Clark moved to the counter next to the stove and snagged a piece of corn bread from the dish his mother had just taken out of the oven. She swiped at his hand, then rolled her eyes as he popped the steaming chunk into his mouth.
"I can't even tell you that it's too hot to eat any more!" she said, giving him a long-suffering sigh.
"Nope — that one stopped working after I was about fourteen," he pointed out, giving her a flash of a grin. Crossing to pour himself some coffee, he added, "I don't know, Mom. I mean, maybe you're right and Lois did get a bit jealous. Or maybe that's just wishful thinking. All the same, though… I wish you'd left me to do my own… well, courting, I guess."
"Oh, you're on your own now, honey!" she said, winking at him. "I just gave Lois a little push, that's all. Something to think about."
"But you still made her believe something that's not true," Clark pointed out.
"Did I?" his mother challenged him gently. "She chose to believe that I had to be talking about someone else, Clark."
"But that still doesn't make it better, Mom. I mean, I'm not happy that you said something like that about me, anyway. And what makes you think I'm in love with anyone?"
"It's a bit late to deny that, Clark," his father drawled from the kitchen door.
Clark rolled his eyes. "Have I no secrets from you guys?"
"When you have kids of your own, son, you'll understand," Jonathan Kent said, grinning. "Clark, your mom knew you were in love with Lois right from the first time you stood in this kitchen talking about her non-stop."
"Yup, no secrets…" Clark muttered.
"Clark, you know your mom was just giving Lois a little nudge in the right direction," his father observed. "And if it's made her wake up and take a bit more notice of you, then maybe it's worked."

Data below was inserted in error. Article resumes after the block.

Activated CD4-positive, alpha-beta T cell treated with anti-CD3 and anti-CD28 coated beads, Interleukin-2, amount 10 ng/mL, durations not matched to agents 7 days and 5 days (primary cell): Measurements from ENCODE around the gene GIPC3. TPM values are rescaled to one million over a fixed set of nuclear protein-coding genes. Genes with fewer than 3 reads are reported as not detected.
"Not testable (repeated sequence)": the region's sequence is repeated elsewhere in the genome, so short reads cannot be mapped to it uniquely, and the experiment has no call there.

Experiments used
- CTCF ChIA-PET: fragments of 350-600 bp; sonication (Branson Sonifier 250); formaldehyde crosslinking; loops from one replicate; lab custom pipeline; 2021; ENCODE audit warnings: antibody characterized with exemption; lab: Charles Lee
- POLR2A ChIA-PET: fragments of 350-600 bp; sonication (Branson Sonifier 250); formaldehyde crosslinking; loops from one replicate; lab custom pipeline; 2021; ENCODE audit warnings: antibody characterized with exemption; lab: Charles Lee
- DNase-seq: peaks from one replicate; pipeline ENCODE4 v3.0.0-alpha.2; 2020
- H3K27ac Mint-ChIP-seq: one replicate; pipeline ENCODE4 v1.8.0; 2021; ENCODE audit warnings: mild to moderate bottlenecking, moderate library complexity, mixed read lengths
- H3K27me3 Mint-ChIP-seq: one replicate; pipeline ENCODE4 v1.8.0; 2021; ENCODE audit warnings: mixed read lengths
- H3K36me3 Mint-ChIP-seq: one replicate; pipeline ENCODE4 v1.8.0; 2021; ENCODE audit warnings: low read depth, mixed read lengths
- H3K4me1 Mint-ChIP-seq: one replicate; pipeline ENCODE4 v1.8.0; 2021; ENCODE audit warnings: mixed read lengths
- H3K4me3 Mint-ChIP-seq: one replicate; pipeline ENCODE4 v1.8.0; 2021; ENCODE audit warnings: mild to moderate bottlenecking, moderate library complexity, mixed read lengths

Clark hesitated. "I think she did — but look at the mess I'm in now! Lois thinks that I'm in love with someone else. How am I going to tell her that she's the one I want without making myself look even more of an idiot than I already did last night?"
"I'll talk to her, if you like," his mother said instantly. "I can call her and tell her that it was all my fault."
Oh no. No. That was the last thing he wanted! Give his mother a chance to dig an even deeper hole for him? No matter how well-meaning she was — no matter that at least some of her strategy might have worked — he would handle this himself.
"No. You don't need to do that," he said, trying not to sound pleading. "I'll go and see her and tell her that there was a misunderstanding. And hope that she'll give me another chance."
"If she loves you, Clark, of course she'll give you another chance," his father pointed out; at the same time, he thought, bewilderingly, that he saw a triumphant expression flit briefly across his mother's face.
"Yeah, but does she love me?"
Lois threw down the newspaper she was trying to read; it hadn't held her attention any more than anything else had. She'd tried watching old movies, reading a novel, going for a walk, watching the news on LNN and going into the newsroom to do some background work on a couple of her ongoing stories. But nothing had managed to take her mind off the scene in her hallway the previous evening.
Returning home with Clark after what had felt like the perfect date. Longing for him to kiss her and wishing that there wasn't some other woman in his life. And then completely freaking out when he had tried to kiss her.
It was all very well deciding that she was going to fight for Clark. But how was she ever going to live down her reaction? He probably thought that she'd flipped.
It was times like this, Lois reflected, that she really wished she had someone close she could confide in. It was useless thinking of her mother in that light — the last thing Ellen Lane could ever be was a confidant for either of her daughters. There was Lucy, of course, but she and Lucy had nothing in common when it came to men and the strategies they used to attract them.
In other circumstances, she might even have considered calling Martha Kent… but not when the man in question was Martha's son.
She would even think about talking to Superman, but she hadn't actually seen him for days. In fact, it was well over a week since she'd actually had a conversation with him. All the same, she couldn't quite imagine asking Superman about Clark's love life… "Hey, Superman, you don't happen to know who this woman Clark's got the hots for is, do you?" really didn't seem like an appropriate question to ask the Man of Steel. And anyway, even if she did ask him, he'd probably come over all guys-stick-together and refuse to say a word.